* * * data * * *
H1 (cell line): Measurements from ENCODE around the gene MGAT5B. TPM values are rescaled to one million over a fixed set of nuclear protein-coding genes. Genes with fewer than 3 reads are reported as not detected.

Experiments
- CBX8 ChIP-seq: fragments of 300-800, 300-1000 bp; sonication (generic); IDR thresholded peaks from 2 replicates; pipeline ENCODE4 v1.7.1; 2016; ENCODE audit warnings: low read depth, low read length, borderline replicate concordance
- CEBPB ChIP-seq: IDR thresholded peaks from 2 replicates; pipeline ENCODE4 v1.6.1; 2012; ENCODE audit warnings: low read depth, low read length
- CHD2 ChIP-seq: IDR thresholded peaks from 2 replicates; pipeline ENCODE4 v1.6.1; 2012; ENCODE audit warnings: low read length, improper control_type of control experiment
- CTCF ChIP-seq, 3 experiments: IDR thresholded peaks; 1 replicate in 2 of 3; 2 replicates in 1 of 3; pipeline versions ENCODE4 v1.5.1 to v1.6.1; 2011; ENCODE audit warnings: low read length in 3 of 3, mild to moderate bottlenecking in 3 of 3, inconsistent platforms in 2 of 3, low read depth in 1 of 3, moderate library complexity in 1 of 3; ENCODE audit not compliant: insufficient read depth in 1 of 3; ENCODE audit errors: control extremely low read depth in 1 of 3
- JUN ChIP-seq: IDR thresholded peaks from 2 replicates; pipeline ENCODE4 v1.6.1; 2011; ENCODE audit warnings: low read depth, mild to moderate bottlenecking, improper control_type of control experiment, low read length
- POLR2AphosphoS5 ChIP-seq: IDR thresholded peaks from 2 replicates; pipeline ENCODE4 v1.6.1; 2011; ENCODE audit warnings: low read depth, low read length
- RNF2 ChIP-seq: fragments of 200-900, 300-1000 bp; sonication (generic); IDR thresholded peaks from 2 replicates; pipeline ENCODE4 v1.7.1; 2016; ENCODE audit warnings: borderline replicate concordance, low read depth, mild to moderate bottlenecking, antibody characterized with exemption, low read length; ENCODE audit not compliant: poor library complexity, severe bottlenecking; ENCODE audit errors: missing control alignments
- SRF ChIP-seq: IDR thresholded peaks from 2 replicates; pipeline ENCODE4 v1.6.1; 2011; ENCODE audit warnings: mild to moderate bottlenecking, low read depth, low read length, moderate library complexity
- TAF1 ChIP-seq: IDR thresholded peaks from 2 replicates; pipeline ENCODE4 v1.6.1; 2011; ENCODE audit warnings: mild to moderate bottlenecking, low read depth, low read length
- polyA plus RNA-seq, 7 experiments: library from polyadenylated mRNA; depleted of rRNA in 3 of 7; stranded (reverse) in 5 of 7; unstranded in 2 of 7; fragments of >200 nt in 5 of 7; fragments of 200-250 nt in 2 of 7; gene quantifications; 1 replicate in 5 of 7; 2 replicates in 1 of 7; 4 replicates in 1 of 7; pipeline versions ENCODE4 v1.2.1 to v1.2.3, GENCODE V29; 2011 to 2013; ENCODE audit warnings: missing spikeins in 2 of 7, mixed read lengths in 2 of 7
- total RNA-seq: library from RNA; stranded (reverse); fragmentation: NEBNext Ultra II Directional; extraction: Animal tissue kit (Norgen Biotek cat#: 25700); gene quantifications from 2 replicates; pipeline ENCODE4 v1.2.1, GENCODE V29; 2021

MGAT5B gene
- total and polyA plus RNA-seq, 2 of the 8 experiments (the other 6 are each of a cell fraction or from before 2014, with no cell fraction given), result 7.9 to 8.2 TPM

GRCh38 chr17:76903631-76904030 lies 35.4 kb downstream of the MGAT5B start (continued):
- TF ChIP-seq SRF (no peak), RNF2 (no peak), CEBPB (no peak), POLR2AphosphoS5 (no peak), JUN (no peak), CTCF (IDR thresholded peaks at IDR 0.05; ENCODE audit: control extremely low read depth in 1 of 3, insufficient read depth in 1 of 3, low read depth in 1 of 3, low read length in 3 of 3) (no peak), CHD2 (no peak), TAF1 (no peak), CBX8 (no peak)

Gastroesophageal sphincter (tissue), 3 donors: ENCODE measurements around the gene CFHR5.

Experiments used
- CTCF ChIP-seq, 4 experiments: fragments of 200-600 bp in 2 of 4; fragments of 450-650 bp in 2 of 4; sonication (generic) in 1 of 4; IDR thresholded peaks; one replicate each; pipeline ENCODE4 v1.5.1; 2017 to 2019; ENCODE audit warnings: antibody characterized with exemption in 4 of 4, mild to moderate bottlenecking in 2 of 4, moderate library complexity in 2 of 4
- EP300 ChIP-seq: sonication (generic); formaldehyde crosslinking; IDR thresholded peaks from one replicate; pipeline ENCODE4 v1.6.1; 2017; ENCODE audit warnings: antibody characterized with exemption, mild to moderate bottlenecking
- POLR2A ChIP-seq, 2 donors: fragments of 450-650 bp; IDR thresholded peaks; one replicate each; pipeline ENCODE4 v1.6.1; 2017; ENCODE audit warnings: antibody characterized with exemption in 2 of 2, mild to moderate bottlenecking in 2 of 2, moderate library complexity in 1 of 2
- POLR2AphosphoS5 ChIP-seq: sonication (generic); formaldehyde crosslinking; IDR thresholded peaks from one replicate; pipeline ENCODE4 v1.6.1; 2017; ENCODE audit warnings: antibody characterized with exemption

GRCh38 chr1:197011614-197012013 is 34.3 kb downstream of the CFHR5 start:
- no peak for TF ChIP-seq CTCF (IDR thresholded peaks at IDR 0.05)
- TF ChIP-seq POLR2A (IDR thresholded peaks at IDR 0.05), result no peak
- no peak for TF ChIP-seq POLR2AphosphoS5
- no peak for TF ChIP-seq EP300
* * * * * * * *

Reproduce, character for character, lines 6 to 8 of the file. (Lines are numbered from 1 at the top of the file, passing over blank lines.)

- CTCF ChIP-seq, 3 experiments: IDR thresholded peaks; 1 replicate in 2 of 3; 2 replicates in 1 of 3; pipeline versions ENCODE4 v1.5.1 to v1.6.1; 2011; ENCODE audit warnings: low read length in 3 of 3, mild to moderate bottlenecking in 3 of 3, inconsistent platforms in 2 of 3, low read depth in 1 of 3, moderate library complexity in 1 of 3; ENCODE audit not compliant: insufficient read depth in 1 of 3; ENCODE audit errors: control extremely low read depth in 1 of 3
- JUN ChIP-seq: IDR thresholded peaks from 2 replicates; pipeline ENCODE4 v1.6.1; 2011; ENCODE audit warnings: low read depth, mild to moderate bottlenecking, improper control_type of control experiment, low read length
- POLR2AphosphoS5 ChIP-seq: IDR thresholded peaks from 2 replicates; pipeline ENCODE4 v1.6.1; 2011; ENCODE audit warnings: low read depth, low read length